read

June 21st, 2023

Georgie

Understanding the why.

Whenever we start to think about potential future opportunities, start with the WHY. In the final part of this series, we take a deeper dive into what drivers are causing a shift in trends.

Drivers are the large-scale forces that shape behaviour. The main consumer behaviours we’re seeing in society today can be defined by three key drivers…

1) Made by humans

This driver is essentially about leveraging the artist’s touch. As the world is becoming increasingly more digital, physical art is becoming something of a rarity, leaving consumers craving the more relatable, skilful and process driven practice.

In retaliation to AI generators Midjounrey, DALL-E2 and Chat GPT we will see a resurgence of hand rendering and pure human, emotive skill. Although there is room for both digital and physical – the presence of one does not mean the other cannot exist – the tactility, anarchy, ceremony, relatability, and awe-inspiring nature of outcomes by artisan creators are unparalleled and rally against the democratisation of AI generated image.

Humans feel the pull of the physical. Analog art helps consumers to be more present, be more aware of their surroundings, and help bring back the enjoyment of process and experience.  In addition, there is also the danger of AI, or similar, generated images evolving into one homogenised style that lacks personality and makes it difficult to distinguish individual styles that can make an artist’s work so instantly recognisable. Many consumers will reject the perfection that AI delivers in favour of the serendipitous mistakes that define design from a human perspective. Celebrating the imperfect, embracing the ceremonious nature of physical art and seeking the irreplaceable and exclusive.

2) Hyper-physicality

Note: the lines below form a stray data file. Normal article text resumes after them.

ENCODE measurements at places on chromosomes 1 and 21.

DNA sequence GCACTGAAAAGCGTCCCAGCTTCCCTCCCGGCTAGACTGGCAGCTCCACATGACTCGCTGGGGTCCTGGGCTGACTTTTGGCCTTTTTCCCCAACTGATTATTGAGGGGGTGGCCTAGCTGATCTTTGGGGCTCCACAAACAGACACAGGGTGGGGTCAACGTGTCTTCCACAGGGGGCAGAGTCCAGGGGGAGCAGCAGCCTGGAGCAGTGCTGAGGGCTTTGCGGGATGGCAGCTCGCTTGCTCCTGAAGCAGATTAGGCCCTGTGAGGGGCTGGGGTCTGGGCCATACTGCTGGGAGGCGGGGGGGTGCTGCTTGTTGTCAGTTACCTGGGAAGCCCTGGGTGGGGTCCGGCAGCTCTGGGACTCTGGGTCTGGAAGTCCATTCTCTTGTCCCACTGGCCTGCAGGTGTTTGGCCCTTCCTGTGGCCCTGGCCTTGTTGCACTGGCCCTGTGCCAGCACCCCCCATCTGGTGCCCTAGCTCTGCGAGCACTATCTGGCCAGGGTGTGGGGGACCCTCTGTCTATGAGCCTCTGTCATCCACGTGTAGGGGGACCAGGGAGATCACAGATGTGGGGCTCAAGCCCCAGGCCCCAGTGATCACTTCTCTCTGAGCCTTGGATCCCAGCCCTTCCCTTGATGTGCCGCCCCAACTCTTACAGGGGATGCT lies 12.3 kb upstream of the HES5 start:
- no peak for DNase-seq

What’s real in a post-truth world? As the world becomes less tolerable and more demanding, consumers will seek to disassociate and escape through the means of hyper physical experiences.

The normalisation of natural psychedelics will gain traction as an acceptable form of self-care for mental health and will become more widely recognised. The successors to Decentraland and Meta will introduce mainstream artificial worlds, avatars, and digital lives, even more so than the metaverses we have available to us now, providing a vital getaway from the emerging dystopia caused by cultural, social and environmental challenges.

We will see this feed into graphics via hyper-normal set of visual standards. We have already seen Surrealism make a re-emergence in the fashion sphere at the latest Paris fashion week, but we will also see Surrealism infiltrate more industries as it has done before, but now, the more outlandish the better. The arts will amplify and combine photo realism to be sharper and more vivid than the real world – an escapism illustrated graphically.

3) Communal affinity

Having emerged since the pandemic, in a time when there was so much disconnect, this driver was centred around rebuilding community, which we are still seeing the impact of, even years later. The sense of longing for human interaction still remains but has taken on a different meaning as society has evolved and faced new challenges. Consumers are looking to share ideas, work and collaborate more, focussing on what unites us and making a statement though a shared voice.

The importance of community will intensify in some groups as the realities of individualism receive mainstream criticism and while the culture wars play on evermore intrusive ways, consumers will look to brands that adopt a unifying approach, rather than a divisive tone. Consumers will align themselves with brands that understand them, and make space for society’s stories, rejecting companies with no room for diversity.

Communicating community will be executed by a combination of styles, cultures, ideas and opinions, allowing for a powerful aesthetic whilst also being cause-driven.

In June, we touch on Maximalism’s roots, explore what design choices define Maximalism, analyse Maximalism in graphic and retail design and finally, outline the current drivers that are influencing this movement in 2023.

 

Part One – Maximalism: What’s The Trend?

Part Two – Maximalism: The Toolkit

Part Three – Maximalism in Retail

Part Four – Maximalism in Graphic Design

Part Five – Maximalism: Drivers for change (You are here)

 

We are a retail design agency that understands the importance of responding to the future of retail and keeping up-to-date with the latest physical and digital trends to create best-in-class brand experiences and customer journeys.

Let’s talk.

Every trend has an opposite, a counterpart that is its antithesis, and these ‘design dualities’ is precisely what our latest insight report explores. Delving into these dualities is not merely about style; it’s decoding the unspoken conversation of fractured communities, seeking pathways for bridge building through forms that reflect our division. Request the report!